1. Noah continues director Darren Aronofsky’s streak of making films that I will never watch more than once.
2. (The film is new on DVD &c.; I dutifully missed in the theater).
3. (Although I did see Aronofsky’s first feature Pi in the theater—at my university’s student union. I liked the claustrophobic paranoia of Pi, but the film was also silly, histrionic even, and I did not understand the film’s handling of metaphysics—mostly because the film does not understand its own metaphysical vision).
4. (Noah, for its part, does seem to understand its own metaphysical vision; or, rather, it understands a version of its own metaphysical vision).
5. Aronofsky’s Noah takes place in a post-apocalyptic landscape: Cities are failing, the world is barren, dry, the ground seems to be comprised of basalt and ash. The people in his Prediluvian world use a mishmash of technologies, some of which seem fairly advanced (strip-mining, metallurgy, advanced textiles, etc.)—but these technologies also seem stymied, stuck, abortive last grasps at progress. Noah looks at times like a Mad Max film, or even Hillcoat’s adaptation of The Road.
6. Aronofsky’s Noah is a post-apocalyptic pre-apocalypse film.
7. Aronofsky’s Noah attempts an answer to both Adam and Eve’s expulsion from Eden and Cain’s murder of Abel.
8. Aronofsky’s Noah foregrounds the radical infanticide at the heart of the flood myth.
9. From A. Samuel Kimball’s The Infanticidal Logic of Evolution and Culture:
. . . when he promises never again to subject the world to such destruction, God memorializes the irreversibility of his massively -cidal violence and binds the future that will transpire to the futurity that will now never come to pass. Indeed, God destroys an infinite number of futures with the respective deaths of the Flood’s victims, for whom the waters of the Flood will never stop flooding, never cease obliterating the future. When he ratifies his promise in the covenant with Noah and his descendants, God inscribes the future reproductivity of the Noahic lineage in the limitless infanticidism of the Flood.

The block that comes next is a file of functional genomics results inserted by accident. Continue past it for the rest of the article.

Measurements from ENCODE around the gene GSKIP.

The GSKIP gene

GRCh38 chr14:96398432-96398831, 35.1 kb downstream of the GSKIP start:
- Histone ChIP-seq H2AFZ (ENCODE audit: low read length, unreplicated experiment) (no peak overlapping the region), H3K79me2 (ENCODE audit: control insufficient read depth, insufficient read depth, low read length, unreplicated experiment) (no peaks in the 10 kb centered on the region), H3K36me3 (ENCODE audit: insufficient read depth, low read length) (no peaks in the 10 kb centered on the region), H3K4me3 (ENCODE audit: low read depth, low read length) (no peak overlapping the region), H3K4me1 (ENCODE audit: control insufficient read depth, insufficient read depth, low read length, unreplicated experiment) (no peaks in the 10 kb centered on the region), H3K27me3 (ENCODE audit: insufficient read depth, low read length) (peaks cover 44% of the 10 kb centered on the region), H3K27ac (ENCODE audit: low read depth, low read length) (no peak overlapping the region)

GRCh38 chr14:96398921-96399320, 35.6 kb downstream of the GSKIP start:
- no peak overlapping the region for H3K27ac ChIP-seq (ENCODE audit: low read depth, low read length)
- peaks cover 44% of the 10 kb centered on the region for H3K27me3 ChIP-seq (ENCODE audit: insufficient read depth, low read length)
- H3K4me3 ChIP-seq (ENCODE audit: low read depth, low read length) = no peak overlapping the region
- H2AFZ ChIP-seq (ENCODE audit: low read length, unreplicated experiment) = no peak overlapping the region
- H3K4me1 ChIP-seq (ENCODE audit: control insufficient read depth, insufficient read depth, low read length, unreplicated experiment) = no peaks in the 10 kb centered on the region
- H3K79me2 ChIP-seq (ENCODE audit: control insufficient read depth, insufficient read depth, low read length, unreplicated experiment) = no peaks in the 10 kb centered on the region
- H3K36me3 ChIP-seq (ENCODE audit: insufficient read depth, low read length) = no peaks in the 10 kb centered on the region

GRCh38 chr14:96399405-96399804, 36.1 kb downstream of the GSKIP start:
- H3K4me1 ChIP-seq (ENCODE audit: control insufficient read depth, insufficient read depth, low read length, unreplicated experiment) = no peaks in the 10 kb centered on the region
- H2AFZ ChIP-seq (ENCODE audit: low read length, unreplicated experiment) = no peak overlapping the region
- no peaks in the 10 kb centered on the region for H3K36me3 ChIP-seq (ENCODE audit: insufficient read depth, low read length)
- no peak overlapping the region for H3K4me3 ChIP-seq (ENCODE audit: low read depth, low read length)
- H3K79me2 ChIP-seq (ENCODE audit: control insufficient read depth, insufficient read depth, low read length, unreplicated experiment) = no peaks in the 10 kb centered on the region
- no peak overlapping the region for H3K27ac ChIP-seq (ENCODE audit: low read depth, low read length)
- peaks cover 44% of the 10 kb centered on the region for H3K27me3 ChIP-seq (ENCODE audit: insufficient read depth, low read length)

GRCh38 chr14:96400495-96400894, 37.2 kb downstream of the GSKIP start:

10. Aronofsky’s Noah gains most, if not all, of its moral tension in depicting Noah’s attempt to negate the future reproductivity of the Noahic lineage.
11. Should humanity be allowed to exist after The Flood? is Noah’s (and Noah’s) central question. Aronofsky’s answer to this question is, I think, ultimately ambiguous. While Noah’s own infanticidal violence (an extension of his attempt to prevent his sons from begetting offspring) is suspended (by love!), Aronofsky represents this suspension with ambivalence. Noah, drunk in a cave, invites us to look on his naked failure.
12. Aronofsky’s Noah is most successful as a kind of failed boilerplate color-by-numbers summer-popcorn-big-budget-action flick. It’s just too weird to fully adhere to its formula, but it hangs together by the formula nonetheless, jostling, uneasy.